2011 marked the introduction of a new generation of refined and reliable EVs into the UK from mainstream automotive manufacturers. Combined with UK government grants for both car and van purchase and the creation of charging infrastructure, the momentum for plug-in vehicles will continue to grow as a range of new models are set for release.
Recognising the potential for growth in EV adoption, we recently published a study that looked at the feasibility of integrating small passenger car EVs into fleets, and surveyed the perceptions of fleet drivers and managers. The study reported on a Cenex trial incorporating EVs into fleets across the UK; including Asda, Indesit and Stagecoach.
The study findings revealed that relying on the nameplate range of an EV proved problematic when planning vehicle duties in advance of any EV experience, as the real-world range was shown to be lower than the published figure might otherwise indicate, due to factors including driving duty and driving style, as well as the winter use of in-cab heating drawing energy from the battery pack.
However, the case studies also showed that when EVs are incorporated into environments with an effective and well executed ‘opportunity charging' policy, they are capable of achieving significant improvements in range compared to a single overnight vehicle charge. The increased range arises from being able to utilise over 100% of battery state of charge (SoC) per day. This was demonstrated by Stagecoach, where 26% of their daily deployments (transferring bus drivers and ticket inspectors) used over 100% SoC and the highest daily SoC used was 160%.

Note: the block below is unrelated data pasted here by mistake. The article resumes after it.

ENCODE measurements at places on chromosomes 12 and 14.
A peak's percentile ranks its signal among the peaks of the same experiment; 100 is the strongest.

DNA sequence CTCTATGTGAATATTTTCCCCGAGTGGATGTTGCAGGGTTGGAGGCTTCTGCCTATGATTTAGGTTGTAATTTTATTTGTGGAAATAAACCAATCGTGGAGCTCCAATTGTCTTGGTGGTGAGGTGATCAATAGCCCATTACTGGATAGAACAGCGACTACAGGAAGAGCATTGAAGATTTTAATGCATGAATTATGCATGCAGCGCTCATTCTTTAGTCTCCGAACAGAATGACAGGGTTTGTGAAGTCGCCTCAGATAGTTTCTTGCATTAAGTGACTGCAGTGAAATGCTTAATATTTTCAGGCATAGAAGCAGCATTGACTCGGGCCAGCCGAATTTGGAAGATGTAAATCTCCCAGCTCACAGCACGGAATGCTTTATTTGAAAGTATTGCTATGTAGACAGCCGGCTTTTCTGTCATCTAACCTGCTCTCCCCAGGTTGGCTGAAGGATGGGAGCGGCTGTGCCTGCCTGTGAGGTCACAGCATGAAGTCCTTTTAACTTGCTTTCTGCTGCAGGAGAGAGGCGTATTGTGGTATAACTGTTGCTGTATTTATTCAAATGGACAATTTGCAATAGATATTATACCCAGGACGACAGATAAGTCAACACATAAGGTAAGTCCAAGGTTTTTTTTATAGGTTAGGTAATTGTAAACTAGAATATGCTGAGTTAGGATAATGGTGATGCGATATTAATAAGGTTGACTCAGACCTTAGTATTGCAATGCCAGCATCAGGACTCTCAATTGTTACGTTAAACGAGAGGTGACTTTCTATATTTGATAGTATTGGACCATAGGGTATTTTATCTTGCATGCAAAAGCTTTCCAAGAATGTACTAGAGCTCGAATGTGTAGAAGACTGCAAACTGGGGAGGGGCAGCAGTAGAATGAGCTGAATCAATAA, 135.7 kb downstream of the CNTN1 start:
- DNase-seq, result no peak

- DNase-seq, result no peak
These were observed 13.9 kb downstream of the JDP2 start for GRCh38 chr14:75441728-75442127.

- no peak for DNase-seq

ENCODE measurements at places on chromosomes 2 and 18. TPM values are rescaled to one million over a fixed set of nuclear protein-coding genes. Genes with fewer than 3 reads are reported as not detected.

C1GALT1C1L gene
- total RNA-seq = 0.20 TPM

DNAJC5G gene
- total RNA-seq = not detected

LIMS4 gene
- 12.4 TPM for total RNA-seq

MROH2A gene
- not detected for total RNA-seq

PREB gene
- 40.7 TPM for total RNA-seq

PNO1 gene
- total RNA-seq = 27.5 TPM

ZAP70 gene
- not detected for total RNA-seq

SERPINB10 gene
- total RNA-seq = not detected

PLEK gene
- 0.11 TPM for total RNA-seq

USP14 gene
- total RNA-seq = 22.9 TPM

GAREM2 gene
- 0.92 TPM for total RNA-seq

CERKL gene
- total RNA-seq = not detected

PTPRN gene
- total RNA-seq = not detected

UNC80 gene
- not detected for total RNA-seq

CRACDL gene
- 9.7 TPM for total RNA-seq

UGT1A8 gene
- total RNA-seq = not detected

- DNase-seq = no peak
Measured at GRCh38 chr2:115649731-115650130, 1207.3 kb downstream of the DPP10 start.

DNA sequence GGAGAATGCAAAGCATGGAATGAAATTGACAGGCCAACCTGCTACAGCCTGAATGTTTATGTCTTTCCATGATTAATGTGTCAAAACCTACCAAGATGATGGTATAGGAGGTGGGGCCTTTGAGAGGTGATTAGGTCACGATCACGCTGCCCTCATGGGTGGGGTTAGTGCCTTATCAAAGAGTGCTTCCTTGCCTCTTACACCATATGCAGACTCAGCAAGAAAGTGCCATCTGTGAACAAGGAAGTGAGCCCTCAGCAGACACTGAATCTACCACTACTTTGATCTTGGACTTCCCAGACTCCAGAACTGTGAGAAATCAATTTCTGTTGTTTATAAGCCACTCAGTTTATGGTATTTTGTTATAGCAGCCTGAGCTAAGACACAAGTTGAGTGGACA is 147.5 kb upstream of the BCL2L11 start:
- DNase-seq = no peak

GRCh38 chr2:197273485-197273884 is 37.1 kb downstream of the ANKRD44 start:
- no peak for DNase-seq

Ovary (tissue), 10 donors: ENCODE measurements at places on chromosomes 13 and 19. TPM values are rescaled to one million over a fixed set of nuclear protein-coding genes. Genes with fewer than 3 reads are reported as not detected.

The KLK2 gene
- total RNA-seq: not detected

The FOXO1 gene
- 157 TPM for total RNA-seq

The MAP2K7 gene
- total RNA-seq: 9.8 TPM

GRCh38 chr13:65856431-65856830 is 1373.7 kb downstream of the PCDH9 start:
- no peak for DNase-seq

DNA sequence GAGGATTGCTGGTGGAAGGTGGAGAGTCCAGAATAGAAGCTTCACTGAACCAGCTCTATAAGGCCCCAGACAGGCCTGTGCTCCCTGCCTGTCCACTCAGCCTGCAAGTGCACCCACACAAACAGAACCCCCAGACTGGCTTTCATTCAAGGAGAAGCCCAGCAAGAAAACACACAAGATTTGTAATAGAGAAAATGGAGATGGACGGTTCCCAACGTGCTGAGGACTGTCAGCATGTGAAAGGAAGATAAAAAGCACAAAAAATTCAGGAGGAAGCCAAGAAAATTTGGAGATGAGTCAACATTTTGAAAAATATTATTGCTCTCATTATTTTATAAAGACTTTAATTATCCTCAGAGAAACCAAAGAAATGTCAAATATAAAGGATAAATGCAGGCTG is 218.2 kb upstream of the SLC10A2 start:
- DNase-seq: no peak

Battery operation ensures strong environmental credentials in terms of zero tailpipe emissions and low noise emissions. In the case of CO2 on a well-to-wheel basis, CO2 reductions of up to 15% were shown to be available from EV operation when compared with the equivalent diesels, which in the study case were the best-in-class smart Cdi, with regulated emissions of just 86 gCO2/km.
The downside of ‘opportunity charging' is that it means charging vehicles during daytime hours whereas off-peak charging is lower cost and typically better for low CO2 emissions. Studies have shown smart charge units (i.e. tariff or timer signal responsive) to be an effective method of redistributing EV charging times, allowing a significant increase in off-peak charging. However, such units were not available to the organisations participating in this trial which led to just 12% of charging using cheap rate night time electricity. In a well planned deployment for return-to-base and home-charged vehicles, smart charge units would be recommended to improve the economic and environmental performance of the vehicles.
Questionnaire results for individual users showed enthusiasm for the EVs. On average, users rated the performance aspects of EVs as marginally better than conventional vehicles and 75% stated they would be happy to change their working procedures to incorporate EVs. Fleet managers also displayed very positive attitudes towards the EVs and 75% said their opinion of EVs improved over the trial thus proving the value of the real-world vehicle experience provided by participation in the project.
The findings of this trial show that modern EVs are of sufficient quality and reliability to be accepted by both managers and their staff. Although there are still challenges in terms of economic performance and range, these can be overcome by introducing EVs into appropriate duty cycles.
At Cenex, a duty cycle approach to total cost of ownership modelling is used where a fleet is characterised and EV vehicle performance is simulated over the fleets' different duties to identify the ‘sweet –spots' within fleet operations. In this way, cash and carbon savings can be realised without compromising fleet operability...even in winter!
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